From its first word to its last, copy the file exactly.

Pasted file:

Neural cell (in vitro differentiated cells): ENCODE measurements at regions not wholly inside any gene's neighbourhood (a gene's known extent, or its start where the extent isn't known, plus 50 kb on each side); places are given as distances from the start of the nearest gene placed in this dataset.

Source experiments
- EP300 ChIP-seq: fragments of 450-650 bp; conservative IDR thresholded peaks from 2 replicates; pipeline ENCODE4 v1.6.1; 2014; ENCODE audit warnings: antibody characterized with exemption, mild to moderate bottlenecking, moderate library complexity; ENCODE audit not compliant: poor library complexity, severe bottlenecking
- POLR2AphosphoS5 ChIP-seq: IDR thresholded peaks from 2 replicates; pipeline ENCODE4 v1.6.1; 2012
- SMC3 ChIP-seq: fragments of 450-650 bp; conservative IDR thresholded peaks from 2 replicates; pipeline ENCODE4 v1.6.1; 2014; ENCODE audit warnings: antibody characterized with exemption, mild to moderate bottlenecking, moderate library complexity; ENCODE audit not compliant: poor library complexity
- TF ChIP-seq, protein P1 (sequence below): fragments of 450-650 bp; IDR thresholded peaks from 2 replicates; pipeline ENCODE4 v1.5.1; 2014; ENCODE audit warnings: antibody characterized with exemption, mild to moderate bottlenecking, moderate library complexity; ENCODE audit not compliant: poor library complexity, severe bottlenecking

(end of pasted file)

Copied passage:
Neural cell (in vitro differentiated cells): ENCODE measurements at regions not wholly inside any gene's neighbourhood (a gene's known extent, or its start where the extent isn't known, plus 50 kb on each side); places are given as distances from the start of the nearest gene placed in this dataset.

Source experiments
- EP300 ChIP-seq: fragments of 450-650 bp; conservative IDR thresholded peaks from 2 replicates; pipeline ENCODE4 v1.6.1; 2014; ENCODE audit warnings: antibody characterized with exemption, mild to moderate bottlenecking, moderate library complexity; ENCODE audit not compliant: poor library complexity, severe bottlenecking
- POLR2AphosphoS5 ChIP-seq: IDR thresholded peaks from 2 replicates; pipeline ENCODE4 v1.6.1; 2012
- SMC3 ChIP-seq: fragments of 450-650 bp; conservative IDR thresholded peaks from 2 replicates; pipeline ENCODE4 v1.6.1; 2014; ENCODE audit warnings: antibody characterized with exemption, mild to moderate bottlenecking, moderate library complexity; ENCODE audit not compliant: poor library complexity
- TF ChIP-seq, protein P1 (sequence below): fragments of 450-650 bp; IDR thresholded peaks from 2 replicates; pipeline ENCODE4 v1.5.1; 2014; ENCODE audit warnings: antibody characterized with exemption, mild to moderate bottlenecking, moderate library complexity; ENCODE audit not compliant: poor library complexity, severe bottlenecking